Experiments were carried out at room temperature using theflow acoustic test facility at the Marcus WallenbergLaboratory (MWL) for Sound and Vibration research atKTH. The test duct used during the experiments consisted of a standard steel-pipe with a wall thickness of 3 mm, ductinner diameter
d
i
=57 mm and overall length of approximately7 meters. Four loudspeakers were used as external acousticsources, and they were divided equally between the upstreamand downstream side as shown in Fig. 2. The distances between the loudspeakers were chosen to avoid any pressureminima at the source position. Six flush mounted condenser microphones (B&K 4938) were used, three upstream andthree downstream of the test object for the plane wavedecomposition. The microphone separations are chosen tofulfill the frequency ranges of interest from 30 to 3000 Hz.All measurements were performed using the source switchingtechnique [10] and the flow speed was measured upstream of the test section using a small pitot-tube connected to an
Figure 1. The flow directions of all the 4 resonators.
electronic manometer, SWEMA AIR 300, fixed at a distanceof 1000 mm from the upstream loudspeaker section.
MODELING
GENERAL INTRODUCTION
A resonator reduces noise by an impedance mismatch thatcauses reflection of the incident acoustic energy andattenuation in the resonators neck. When a resonator isattached to a duct by a side branch, as depicted in Fig. 3, the basic assumption is that plane waves propagate in the ductand the reflected waves from downstream are eliminated byusing an anechoic termination in the absence of mean flow.Considering the effects of grazing flow, if the mean flowvelocity is less than
M
= 0.1 where
M
is the Mach number,this effect can be neglected. The sound pressure (
p
) and thevolume velocity (
q
) can be expressed as follows:
(1)
and
(2)
Figure 2. Measurement set up during the Two-port experimental procedure and samples of the measured results.
The transfer-matrix form uses the acoustic pressure
p
and thevolume velocity
q
, i.e. between two points and
X
= [
p
1
,
q
1
]and
Y
= [
p
2
,
q
2
] here “
1
” and “
2
” represent two differentducts cross-section. If there are no internal sources inside thetwo-port element the transfer-matrix can be written in thefollowing form [7]:
(3)
Where the transfer matrix can be written as:
(4)
where,
Z
t
= Z
h
+
Z
c
, are the total impedance, hole impedanceand cavity impedance respectively. The cavity impedance can be calculated as
Z
c
= −
j
cot (
k h
) where
h
is defined as thecavity height. More details about the hole impedance will be presented in the following text.Figure 4 and 5 illustrate the serial and parallel arrangement of different resonators. Regarding the TL change when thenumber of resonators is increased, the serial identicalarrangement mainly increases the magnitude of TL at theresonance frequency. The parallel arrangementlogarithmically increases the magnitude of
TL
and the bandwidth. But for the non-identical arrangements, the TLvaries according to the resonator volumes and the distance between them. These characteristics give the resonator arrayhigh TL over a wide frequency band. In this sense, a silencer can be designed by using multiple array resonators havingdifferent resonance frequencies, which are included in thetarget frequency band.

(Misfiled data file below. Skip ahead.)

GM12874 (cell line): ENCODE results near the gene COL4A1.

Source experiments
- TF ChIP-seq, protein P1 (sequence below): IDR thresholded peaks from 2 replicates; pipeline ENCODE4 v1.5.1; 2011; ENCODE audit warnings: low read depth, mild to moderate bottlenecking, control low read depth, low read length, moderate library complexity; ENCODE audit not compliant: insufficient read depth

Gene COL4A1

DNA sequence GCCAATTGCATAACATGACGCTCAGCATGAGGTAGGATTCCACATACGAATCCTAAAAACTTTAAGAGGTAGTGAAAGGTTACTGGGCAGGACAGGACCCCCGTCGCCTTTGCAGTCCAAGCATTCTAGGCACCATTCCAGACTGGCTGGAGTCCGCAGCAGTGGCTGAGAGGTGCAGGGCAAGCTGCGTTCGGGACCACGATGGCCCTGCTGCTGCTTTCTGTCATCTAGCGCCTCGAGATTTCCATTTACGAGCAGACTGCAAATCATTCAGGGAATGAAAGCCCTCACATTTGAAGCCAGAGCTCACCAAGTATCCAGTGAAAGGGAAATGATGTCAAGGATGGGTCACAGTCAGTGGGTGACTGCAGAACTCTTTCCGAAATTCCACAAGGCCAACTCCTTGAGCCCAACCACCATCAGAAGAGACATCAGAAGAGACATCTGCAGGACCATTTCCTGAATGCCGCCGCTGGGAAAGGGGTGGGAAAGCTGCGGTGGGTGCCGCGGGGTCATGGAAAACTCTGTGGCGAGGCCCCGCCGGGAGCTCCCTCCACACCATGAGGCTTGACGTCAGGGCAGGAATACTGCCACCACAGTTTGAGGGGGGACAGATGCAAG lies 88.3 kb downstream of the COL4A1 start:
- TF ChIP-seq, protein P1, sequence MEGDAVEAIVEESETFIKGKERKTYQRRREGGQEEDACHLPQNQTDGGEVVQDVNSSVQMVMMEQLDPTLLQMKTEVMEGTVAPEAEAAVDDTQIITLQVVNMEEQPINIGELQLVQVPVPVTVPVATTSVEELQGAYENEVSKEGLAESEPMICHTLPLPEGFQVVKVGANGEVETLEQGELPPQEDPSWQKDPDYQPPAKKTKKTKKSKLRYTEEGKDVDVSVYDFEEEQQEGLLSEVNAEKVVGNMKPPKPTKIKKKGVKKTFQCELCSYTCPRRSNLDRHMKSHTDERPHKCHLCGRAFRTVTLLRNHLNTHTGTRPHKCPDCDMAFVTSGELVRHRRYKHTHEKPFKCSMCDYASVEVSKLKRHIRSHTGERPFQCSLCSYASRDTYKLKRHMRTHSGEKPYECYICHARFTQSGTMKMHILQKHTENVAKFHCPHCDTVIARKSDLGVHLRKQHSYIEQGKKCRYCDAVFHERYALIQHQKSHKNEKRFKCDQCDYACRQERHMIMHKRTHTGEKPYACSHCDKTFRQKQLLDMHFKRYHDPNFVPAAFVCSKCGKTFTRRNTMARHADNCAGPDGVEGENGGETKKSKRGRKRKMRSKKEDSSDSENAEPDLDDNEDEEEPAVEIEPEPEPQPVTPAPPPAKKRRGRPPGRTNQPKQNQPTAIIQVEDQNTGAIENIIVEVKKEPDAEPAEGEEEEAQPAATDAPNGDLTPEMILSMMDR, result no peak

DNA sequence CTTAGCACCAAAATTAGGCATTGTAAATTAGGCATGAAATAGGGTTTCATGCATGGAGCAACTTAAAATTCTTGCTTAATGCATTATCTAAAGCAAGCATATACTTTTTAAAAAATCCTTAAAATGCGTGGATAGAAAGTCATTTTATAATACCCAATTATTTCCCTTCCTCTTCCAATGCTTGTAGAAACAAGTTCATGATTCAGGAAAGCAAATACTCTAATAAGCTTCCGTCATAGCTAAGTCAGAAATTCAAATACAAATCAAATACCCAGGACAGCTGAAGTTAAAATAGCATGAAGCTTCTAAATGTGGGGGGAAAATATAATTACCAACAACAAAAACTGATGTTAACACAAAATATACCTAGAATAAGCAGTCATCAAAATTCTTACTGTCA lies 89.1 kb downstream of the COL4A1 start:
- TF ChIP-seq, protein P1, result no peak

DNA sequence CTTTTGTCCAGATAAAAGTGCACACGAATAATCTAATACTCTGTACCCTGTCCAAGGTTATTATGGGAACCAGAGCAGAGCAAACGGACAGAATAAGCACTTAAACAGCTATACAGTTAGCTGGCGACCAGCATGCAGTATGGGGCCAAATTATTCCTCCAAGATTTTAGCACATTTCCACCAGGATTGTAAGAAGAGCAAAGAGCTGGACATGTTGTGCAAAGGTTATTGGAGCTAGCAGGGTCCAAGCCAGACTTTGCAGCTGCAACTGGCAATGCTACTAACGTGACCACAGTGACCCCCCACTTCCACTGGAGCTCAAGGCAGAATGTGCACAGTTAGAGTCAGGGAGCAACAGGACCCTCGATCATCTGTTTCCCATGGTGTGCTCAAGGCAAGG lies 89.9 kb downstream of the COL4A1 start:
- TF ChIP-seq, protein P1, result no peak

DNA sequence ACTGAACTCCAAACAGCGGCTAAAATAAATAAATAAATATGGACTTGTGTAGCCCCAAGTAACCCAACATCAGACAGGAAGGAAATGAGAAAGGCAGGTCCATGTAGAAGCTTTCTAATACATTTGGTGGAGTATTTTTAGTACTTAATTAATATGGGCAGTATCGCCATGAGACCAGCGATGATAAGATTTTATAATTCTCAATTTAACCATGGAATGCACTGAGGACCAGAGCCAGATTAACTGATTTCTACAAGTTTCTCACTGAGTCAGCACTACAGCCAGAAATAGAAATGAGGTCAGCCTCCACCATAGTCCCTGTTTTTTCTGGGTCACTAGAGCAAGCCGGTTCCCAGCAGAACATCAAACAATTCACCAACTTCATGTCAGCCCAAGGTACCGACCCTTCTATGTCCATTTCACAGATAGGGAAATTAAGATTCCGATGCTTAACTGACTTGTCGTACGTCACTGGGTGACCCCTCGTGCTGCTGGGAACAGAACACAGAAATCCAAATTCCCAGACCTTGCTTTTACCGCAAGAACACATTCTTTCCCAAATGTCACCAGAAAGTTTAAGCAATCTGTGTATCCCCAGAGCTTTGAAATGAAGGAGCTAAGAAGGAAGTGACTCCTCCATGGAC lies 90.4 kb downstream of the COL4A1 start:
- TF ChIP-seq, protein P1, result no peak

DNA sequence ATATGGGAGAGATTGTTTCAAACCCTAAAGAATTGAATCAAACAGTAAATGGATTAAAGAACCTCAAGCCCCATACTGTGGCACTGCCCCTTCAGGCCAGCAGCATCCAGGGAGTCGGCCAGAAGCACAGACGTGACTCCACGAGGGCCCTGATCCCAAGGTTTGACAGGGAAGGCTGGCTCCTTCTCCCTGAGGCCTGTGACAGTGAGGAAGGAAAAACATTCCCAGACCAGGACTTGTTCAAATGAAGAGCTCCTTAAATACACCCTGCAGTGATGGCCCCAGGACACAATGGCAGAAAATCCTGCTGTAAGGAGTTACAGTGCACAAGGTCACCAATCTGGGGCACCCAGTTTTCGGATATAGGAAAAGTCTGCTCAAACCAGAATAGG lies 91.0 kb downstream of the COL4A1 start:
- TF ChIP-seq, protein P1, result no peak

SERIAL ARRANGEMENT
The transfer matrix can be written as:
(5)
where T
1
, T
3
are the transfer matrices for the two resonatorsand T
2
is the pipe transfer matrix, and
N
is depending on thenumber of resonator.
PARALLEL ORGANIZATION
The transfer matrix can be written as:
(6)
The equivalent impedance Z
eq
for a parallel arrangement isobtained as follows:
(7)
Considering a number (N) of identical resonators in parallel,the transfer matrix between point 1 and point 2 can be writtenas
(8)
Figure 3. Helmholtz resonator in a duct. A & B incident, and reflected wave amplitude, S
c
& h cavity cross sectional area and height, S
1
& S
2
cross sectional area of upstream and downstream duct, and D & l are the neck diameter and length.
For more a series of parallel arrangement,
(9)
The transmission matrix for general combination of paralleland serial arrangements as shown Figure 6 can be writen as
(10)
where, Z
eq1
is the equaivlent impedance as shown in equation(7) of the parallel arrangments and Z
t1
is the impedance of the resonator 3 and is defined in the test after equation (4).Existing models for perforate impedances subject to a meanflow are all semi-empirical. Several studies have beenconducted which has resulted in a number of models, see e.g.Refs. [11,12,13,14,15,16,17,18,19,20,21,22]. In spite of thislarge number of publications a single verified global modeldoes not exist. So one task of this work was to test differentmodels to determine which give the best fit with measuredtransmission but due to the complexity of the test objects, itwas decided to depend on the formula presented by Bauer [11] that is verified by Allam and Åbom and used in Ref. [12]to calculate transmission loss data for simple through and
Figure 4. Serial resonator arrangement and its effect on sound transmission loss. Sc = 0.0013 m2, S1 = 0.0020 m2, l1 = 0.002m, D1 = 0.005 m, h1 = 0.04 m, L = 0.1m.Figure 5. Parallel resonator arrangement and its effect on sound transmission loss.